Welcoming Week In Atlanta

We have so much to be proud of in Georgia, where our capital, Atlanta, is now officially designated as a “Welcoming City,” and where hard-working refugees are positive contributors to our state’s economy, driving the creation of small businesses and increases in home ownership.

“Welcoming refugees is not only good humanitarian practice but makes sound economic sense.”

Clarkston Mayor Ted Terry

As cities around the country celebrated Welcoming Week last week, Atlanta Mayor Kasim Reed brought the celebration home. At a September 17 press conference at the inspiring new National Center for Civil and Human Rights, Mayor Reed reaffirmed his intent and outlined his plan to make Atlanta a leader in welcoming newcomers.

Framed by a towering glass fountain engraved with wisdom from Nelson Mandela, Reed spoke passionately about the importance of immigrants and refugees to the future of Atlanta as a great global city. It was a beautiful sunny day that seemed to reflect a new optimism and attitude — a stark contrast to the city’s mood only a few short years ago, when the debate over immigration reform raged and so many newcomers suddenly felt unwelcome.

The mayor’s plan, which includes 20 recommendations made by the Welcoming Atlanta Working Group he appointed last April, is an important next step in our city’s growth. I had the privilege — and fun — of serving on this working group on behalf of New American Pathways and the Coalition of Refugee Service Agencies. The committee included an incredible mix of leaders from business, education, government and nonprofits – all with powerful ideas and strong views. I’m grateful to the Mayor for the opportunity to have been part of it and also for his leadership and vision in recognizing that refugee organizations belong at this table.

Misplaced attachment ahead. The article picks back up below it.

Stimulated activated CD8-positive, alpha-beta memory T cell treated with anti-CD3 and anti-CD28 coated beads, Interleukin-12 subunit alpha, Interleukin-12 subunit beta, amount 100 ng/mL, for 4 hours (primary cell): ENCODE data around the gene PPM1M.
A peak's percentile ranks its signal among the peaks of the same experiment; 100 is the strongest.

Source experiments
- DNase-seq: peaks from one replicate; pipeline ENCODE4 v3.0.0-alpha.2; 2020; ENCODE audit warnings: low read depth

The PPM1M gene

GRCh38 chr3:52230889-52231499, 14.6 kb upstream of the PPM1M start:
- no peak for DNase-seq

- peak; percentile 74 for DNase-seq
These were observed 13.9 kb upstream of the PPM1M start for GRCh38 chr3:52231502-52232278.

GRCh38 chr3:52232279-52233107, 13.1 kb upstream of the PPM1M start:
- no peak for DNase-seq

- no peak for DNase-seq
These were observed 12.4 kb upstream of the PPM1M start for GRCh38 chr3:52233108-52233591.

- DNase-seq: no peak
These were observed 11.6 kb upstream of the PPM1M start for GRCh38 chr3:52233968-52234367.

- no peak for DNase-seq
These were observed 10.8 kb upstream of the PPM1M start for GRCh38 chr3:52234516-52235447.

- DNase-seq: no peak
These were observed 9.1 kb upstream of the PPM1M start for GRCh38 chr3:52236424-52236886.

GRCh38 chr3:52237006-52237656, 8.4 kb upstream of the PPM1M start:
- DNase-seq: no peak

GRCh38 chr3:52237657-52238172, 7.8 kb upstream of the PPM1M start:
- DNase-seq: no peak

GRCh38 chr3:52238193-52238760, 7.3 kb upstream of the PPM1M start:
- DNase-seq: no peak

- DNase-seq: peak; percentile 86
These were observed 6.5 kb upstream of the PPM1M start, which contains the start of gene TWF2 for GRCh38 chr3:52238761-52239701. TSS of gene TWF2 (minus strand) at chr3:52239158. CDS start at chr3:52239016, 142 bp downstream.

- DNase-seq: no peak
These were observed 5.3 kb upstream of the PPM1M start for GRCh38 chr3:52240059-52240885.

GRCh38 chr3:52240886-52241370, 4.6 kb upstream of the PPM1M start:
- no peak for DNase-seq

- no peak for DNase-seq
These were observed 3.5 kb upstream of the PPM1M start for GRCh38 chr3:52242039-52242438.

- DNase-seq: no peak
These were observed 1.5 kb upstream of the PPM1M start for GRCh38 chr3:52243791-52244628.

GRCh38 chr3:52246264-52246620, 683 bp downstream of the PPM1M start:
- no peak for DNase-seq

Some of the exciting new initiatives the city will be rolling out soon include:

  • Establishing an Office of Multicultural Affairs within the Mayor’s office to ensure that newcomers are a priority
  • Creating an ongoing advisory structure to ensure that the Mayor hears from newcomers and their community leaders
  • Creating employment and training opportunities to capitalize on immigrant and refugee talent and strengthen Georgia’s workforce
  • Expanding citizenship, English language, and other services to help newcomers become part of the community
  • Evaluating key city departments to ensure that services are accessible and that staff are trained in cultural norms

In an election year, when high-blown rhetoric often prevails, the Mayor’s plan underscores that he is genuinely motivated to welcoming newcomers, including treating those with humanitarian needs with compassion. It’s clear that Mayor Reed recognizes and embraces the important economic, social, and intellectual contributions that refugees and immigrants make in big cities like ours. And, in the tradition of so many Atlanta leaders who have committed themselves to the cause of civil rights for all, he is unapologetic about fighting discrimination against new Americans. September 17 was a great day for refugees and immigrants, for our city– and for the future Atlanta I can now happily envision.

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